Kennesaw State University is well positioned to launch this degree. This is evidenced

by the unparalleled success of the MS in Applied Statistics where graduates are in

great demand and continue to have 100% placement and by the Minor in Applied

Statistics with undergraduate demand from every college across the university, and

similarly strong placement. The Minor attracts approximately 200 undergraduates

every semester making it the most successful and sought out Minor in the history of

KSU.

The Ph.D. in Analytics and Data Science will not only help to close the talent gap in the

area of Data Science, but will also continue KSUs trajectory of regional and national

recognition in the area of applied analytics.

DRAFT PROPOSAL Ph.D. in Analytics and Data Science Page 4

There are three ways you can get to the top of a tree: 1) sit on an acorn 2) make friends with a

bird 3) climb it.Anonymous

SECTION 1. PROGRAM DESCRIPTION AND OBJECTIVES:

a. Objectives of the program

The Ph.D. in Analytics and Data Science at Kennesaw State University is an advanced

degree, which will prepare individuals to work as Data Scientists in a private or public

sector capacity or, secondarily, to work in academia within a department focused on the

application of data analysis.

This Ph.D. will utilize a multidisciplinary approach, with emphasis on Statistics,

Mathematics, Computer Science and a content discipline such as Biology, Chemistry,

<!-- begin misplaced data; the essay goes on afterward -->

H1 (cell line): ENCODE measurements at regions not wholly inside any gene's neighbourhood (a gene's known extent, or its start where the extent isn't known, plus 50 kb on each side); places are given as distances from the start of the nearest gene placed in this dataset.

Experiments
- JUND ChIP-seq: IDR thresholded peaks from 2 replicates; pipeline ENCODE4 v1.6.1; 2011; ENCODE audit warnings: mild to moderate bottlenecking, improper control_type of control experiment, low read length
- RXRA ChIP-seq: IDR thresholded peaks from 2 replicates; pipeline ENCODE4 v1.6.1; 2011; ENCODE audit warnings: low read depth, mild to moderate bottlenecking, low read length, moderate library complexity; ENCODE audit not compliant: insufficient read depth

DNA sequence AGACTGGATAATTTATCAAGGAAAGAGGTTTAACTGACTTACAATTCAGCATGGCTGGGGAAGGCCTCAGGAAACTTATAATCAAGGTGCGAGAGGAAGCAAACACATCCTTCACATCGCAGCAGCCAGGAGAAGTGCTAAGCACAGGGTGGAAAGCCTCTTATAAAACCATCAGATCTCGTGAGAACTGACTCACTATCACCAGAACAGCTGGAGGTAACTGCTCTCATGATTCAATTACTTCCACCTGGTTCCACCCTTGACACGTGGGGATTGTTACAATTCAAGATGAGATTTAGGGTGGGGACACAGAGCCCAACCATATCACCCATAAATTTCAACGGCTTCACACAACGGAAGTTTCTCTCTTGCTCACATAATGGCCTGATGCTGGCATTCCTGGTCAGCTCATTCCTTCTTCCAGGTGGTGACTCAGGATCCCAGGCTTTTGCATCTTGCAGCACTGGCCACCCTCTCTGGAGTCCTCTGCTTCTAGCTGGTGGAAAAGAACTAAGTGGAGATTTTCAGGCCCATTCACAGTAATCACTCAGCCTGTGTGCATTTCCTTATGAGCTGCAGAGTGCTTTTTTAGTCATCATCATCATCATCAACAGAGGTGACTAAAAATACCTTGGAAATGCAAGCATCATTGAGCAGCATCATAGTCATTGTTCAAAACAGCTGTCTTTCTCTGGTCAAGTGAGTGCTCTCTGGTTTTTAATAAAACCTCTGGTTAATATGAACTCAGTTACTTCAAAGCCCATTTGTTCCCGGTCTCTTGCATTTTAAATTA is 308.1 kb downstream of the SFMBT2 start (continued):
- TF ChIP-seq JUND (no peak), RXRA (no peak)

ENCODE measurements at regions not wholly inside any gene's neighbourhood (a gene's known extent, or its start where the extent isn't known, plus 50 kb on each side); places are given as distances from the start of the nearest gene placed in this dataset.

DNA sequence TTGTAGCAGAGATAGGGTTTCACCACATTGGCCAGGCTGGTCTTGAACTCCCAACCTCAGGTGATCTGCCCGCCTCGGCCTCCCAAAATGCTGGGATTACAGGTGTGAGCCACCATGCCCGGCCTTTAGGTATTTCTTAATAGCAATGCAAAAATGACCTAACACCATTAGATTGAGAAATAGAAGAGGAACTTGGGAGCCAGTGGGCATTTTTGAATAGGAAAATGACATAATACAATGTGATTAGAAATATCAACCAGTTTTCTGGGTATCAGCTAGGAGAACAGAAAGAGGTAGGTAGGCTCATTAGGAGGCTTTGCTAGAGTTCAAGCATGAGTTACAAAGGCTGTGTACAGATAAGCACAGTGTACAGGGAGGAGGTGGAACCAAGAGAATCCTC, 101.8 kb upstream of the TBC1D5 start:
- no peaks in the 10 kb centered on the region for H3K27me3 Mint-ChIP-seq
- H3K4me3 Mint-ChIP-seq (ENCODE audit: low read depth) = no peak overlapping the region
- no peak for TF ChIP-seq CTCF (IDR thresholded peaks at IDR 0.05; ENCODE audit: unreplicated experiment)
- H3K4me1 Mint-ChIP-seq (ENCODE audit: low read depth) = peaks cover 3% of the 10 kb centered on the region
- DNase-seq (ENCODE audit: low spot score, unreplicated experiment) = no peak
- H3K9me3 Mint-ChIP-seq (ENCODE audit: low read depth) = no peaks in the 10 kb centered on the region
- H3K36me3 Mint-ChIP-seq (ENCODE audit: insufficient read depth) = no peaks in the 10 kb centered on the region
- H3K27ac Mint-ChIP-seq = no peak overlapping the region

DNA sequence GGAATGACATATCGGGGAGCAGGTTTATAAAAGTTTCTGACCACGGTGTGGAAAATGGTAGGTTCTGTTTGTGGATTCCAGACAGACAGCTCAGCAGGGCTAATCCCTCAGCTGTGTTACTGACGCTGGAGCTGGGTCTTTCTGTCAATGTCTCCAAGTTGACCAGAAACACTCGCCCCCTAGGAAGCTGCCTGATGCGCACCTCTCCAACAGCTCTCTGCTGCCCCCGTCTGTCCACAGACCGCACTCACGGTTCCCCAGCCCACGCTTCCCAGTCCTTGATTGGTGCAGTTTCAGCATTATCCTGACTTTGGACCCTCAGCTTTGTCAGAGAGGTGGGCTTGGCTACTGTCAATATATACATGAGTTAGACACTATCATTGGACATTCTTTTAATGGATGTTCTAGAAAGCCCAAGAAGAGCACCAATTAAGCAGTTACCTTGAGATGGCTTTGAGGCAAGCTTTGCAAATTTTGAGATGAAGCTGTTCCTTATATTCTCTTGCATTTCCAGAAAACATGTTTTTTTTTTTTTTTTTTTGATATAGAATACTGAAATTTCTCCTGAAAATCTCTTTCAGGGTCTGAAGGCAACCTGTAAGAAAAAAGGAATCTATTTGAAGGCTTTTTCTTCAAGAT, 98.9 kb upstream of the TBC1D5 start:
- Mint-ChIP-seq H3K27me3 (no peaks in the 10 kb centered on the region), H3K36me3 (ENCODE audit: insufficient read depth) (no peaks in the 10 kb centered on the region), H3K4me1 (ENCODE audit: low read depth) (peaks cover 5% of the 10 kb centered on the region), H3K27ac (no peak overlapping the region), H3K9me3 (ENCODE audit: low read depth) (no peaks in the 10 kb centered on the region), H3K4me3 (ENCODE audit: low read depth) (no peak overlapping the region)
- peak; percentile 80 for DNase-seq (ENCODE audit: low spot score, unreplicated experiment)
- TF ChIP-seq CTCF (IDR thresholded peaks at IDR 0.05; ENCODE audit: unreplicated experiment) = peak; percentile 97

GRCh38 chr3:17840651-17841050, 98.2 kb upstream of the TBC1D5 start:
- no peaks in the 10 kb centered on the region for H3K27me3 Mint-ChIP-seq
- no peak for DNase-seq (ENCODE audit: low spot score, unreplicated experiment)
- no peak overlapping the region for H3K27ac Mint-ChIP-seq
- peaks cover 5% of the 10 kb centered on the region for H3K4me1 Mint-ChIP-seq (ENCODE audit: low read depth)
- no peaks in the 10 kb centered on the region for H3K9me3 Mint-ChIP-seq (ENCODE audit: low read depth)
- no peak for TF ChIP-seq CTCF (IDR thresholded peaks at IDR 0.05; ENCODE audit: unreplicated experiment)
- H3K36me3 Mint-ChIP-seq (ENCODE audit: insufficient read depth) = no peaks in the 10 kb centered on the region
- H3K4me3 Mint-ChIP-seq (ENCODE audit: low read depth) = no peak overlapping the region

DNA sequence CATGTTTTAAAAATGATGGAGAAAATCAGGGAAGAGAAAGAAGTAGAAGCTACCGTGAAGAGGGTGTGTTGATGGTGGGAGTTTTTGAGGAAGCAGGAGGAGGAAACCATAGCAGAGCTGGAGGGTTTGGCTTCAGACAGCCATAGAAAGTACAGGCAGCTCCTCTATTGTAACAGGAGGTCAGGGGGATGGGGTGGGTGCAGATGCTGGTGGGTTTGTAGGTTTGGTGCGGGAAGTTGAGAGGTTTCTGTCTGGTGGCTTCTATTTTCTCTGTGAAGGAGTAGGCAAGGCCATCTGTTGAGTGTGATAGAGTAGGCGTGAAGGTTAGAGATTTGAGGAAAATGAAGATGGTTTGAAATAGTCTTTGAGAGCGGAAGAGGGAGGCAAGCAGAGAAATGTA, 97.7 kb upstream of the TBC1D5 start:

Finance, Physics, Political Science, etc.

b. Needs the program will meet

I skate to where the puck is going to be, not where it has been. Wayne Gretzky

The United States Federal Government recently issued a press release addressing what

it sees as a growing critical shortage of data analysts and, on March 29, 2012, issued the

Big Data Research and Development Initiative. One of the main purposes of the

initiative is to expand the workforce needed to develop and use Big Data technologies.

The term Big Data is increasingly included within descriptions of required skill sets

across a wide variety of disciplines and sectors of the economy. While the accepted

definition of Big Data is continuing to evolve, there is no question about the expansion

and prevalence of related concepts and their expanded role in the future.

According to The Economist magazine, unmanned American military aircraft (i.e.,

drone aircraft) flying over Iraq and Afghanistan in a single year (2009) produced

approximately 24 years worth of video surveillance footage. Every year, Google

acquires an equivalent amount of data to the entire Library of Congress.

DRAFT PROPOSAL Ph.D. in Analytics and Data Science Page 5

These astonishing facts highlight at least four major points about how data is collected,

analyzed, and used:

1. Extraordinary, previously unimaginable amounts of data are being collected and

stored for subsequent analysis, which contain potentially significant and

meaningful information in the private and public sectors and to society at large.

2. It is not feasible to manually review and/or analyze such massive data in a timely